This book explores how the publication of the Australian Hymn Book and Together in Songplaced Australia on the world map of hymnody for the first time and helped energise public worship.
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Emeritus Professor Brian H Fletcher was the foundation Bicentennial Professor of Australian History at the University of Sydney. He is currently an honorary Professor in the Department of History. A Fellow of the Australian Academy of the Humanities, the Royal Australian Historical Society and the Federation of Australian Historical Societies, Professor Fletcher is also the recipient of the New South Wales History Council's Citation for 2007 and the Centenary of Federation Medal for services to Australian history. He has published many books and articles on various aspects of Australian history. In recent years his research and writing has centred on the role of religion in Australia and has led to the publication of The Place of Anglicanism in Australia. He is an active member of the Anglican Parish of St Alban's at Epping. Professor Fletcher presently chairs the Journal of Anglican Studies Board of Trustees.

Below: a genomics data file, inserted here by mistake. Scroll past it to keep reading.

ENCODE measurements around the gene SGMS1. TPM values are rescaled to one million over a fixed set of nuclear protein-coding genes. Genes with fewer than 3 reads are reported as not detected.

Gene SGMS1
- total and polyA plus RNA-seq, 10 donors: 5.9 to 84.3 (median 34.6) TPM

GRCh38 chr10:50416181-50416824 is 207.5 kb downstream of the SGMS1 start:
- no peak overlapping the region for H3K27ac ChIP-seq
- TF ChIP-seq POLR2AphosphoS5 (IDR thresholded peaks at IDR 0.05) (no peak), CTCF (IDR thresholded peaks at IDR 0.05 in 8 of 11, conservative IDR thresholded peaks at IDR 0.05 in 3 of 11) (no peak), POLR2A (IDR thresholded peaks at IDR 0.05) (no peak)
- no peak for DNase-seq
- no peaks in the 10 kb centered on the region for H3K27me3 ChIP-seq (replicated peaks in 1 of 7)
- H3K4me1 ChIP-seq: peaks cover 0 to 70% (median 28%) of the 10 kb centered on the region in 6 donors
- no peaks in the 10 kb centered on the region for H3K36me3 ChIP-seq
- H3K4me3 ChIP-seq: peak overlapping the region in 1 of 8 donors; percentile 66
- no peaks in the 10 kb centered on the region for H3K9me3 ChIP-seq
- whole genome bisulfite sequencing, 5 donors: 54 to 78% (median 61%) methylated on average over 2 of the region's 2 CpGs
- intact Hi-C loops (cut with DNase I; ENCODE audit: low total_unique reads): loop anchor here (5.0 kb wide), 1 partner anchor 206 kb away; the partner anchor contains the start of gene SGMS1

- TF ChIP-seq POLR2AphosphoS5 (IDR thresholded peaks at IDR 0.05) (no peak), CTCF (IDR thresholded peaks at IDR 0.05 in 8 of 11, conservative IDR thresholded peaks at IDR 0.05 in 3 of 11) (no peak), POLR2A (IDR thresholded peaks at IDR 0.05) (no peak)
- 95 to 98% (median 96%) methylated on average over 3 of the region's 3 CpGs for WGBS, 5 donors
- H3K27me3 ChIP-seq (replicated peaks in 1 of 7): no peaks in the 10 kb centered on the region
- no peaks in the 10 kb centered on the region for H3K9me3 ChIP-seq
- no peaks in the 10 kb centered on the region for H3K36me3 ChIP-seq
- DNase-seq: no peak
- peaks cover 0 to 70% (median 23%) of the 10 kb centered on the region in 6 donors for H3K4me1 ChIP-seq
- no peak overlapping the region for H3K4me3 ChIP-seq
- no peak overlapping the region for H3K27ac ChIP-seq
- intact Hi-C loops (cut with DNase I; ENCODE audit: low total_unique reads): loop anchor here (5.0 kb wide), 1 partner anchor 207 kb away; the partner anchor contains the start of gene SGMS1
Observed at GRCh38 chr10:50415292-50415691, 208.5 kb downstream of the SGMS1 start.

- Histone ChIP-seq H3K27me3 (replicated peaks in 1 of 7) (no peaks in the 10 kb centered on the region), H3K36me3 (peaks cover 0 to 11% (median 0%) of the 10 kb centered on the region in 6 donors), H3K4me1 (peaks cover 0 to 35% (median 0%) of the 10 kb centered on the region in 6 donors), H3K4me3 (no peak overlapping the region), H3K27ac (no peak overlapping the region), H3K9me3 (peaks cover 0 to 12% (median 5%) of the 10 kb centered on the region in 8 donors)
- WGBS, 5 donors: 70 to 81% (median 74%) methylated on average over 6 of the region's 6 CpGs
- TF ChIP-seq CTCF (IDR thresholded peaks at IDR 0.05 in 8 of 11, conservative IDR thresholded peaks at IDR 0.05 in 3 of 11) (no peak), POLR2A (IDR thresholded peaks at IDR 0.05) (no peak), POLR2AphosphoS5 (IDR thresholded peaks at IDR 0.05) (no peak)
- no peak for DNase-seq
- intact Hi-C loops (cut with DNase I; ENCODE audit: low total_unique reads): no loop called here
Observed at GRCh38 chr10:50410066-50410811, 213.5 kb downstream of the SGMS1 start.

This challenging book breaks new ground in the field of Australian religious history by exploring the much neglected field of hymnody. It centres on the work of the Australian Hymn Book Committee and the publication of the Australian Hymn Book and Together in Song, compilations that placed Australia on the world map of hymnody for the first time. Sing a New Song explores the way in which these two hymnals evolved through a complex and demanding compilation and editorial process based on a firm belief that hymns are rich cultural artefacts possessing the capacity to influence the mindset and outlook of those who sing them. This book draws attention to the expansive spirit of goodwill that marked the work of the Hymn Book Committee and its contribution to the rise and spread of ecumenism in Australia over more than four decades. This book also shows that these hymnals helped to revive parts of the Australian Church and energised their public worship. It will interest anyone with an interest in the history of Australian religion and music.